Even though foldable phones present the next evolution in mobile communications after the original iPhone in 2007, analysts said they would likely remain luxury and niche devices until 2021 or 2022.
“In 2019, vendors offering foldable phones must ensure excellent quality and durability. Any early teething problems or breakages will sour the foldable form-factor before it has had a chance to get going,” Canalys senior analyst Ben Stanton said.
Gogoro Inc (睿能創意) yesterday launched its first electric bicycle, the Gogoro Eeyo 1, in Taiwan, after unveiling the bike in New York in late May and in France on Tuesday. The company said it would also introduce the series in other European countries such as Germany and the Netherlands. The “Eeyo project” is the fourth of Gogoro’s eight projects that concentrate on smart transportation, which includes Gogoro’s electric scooter, battery swap system and electric scooter sharing service, company founder and chief executive officer Horace Luke (陸學森) told a media briefing in Taipei. “There are various types of city commuters. We will not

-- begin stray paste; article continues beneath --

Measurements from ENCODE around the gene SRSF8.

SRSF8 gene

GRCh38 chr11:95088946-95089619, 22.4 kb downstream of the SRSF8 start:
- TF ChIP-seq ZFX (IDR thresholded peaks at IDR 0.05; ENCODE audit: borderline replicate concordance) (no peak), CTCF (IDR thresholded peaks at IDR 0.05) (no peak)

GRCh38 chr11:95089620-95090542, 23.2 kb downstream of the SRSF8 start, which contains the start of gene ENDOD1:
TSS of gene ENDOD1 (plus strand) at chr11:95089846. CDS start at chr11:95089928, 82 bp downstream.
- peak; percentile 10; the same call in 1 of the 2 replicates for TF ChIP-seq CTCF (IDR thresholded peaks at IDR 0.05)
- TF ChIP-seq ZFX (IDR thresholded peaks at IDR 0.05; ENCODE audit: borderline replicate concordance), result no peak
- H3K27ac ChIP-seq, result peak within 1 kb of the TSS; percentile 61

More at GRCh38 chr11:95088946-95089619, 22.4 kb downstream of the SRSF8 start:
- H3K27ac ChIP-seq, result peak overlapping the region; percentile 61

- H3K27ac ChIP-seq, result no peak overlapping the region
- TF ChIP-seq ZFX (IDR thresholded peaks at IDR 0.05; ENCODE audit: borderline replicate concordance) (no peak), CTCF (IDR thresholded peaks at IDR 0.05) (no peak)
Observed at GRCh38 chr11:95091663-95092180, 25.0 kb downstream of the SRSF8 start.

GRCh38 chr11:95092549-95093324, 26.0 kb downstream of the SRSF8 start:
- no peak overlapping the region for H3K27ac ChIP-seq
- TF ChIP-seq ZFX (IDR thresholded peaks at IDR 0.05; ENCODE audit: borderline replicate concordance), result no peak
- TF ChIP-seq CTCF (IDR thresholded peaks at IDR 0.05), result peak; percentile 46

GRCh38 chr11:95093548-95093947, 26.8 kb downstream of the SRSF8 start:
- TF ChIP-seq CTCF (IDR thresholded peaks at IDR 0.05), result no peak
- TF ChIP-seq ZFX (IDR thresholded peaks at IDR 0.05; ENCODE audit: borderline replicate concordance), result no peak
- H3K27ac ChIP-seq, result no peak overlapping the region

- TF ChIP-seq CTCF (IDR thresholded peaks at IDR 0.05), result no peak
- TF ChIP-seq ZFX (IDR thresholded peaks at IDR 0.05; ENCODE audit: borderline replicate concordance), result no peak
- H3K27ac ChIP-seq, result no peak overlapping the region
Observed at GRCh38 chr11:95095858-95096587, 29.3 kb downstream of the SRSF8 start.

EXPERIMENTAL DRUG: While news about a COVID-19 vaccine is more eye-catching, developing a treatment would be more viable, the Senhwa boss said Senhwa Biosciences Inc (生華科) aims to raise NT$1.5 billion (US$50.57 million) by issuing 15 million new common shares in the third quarter of this year to fund the research of new drugs, including the experimental drug Silmitasertib for the treatment of COVID-19, the company said on Monday. That would be the firm’s largest fundraising effort after it raised more than NT$1.4 billion from an initial public offering on the Taipei Exchange (TPEX) in April 2017, chief financial officer Sarah Chang (張小萍) told the Taipei Times by telephone. The price of the new shares would depend on the firm’s average share price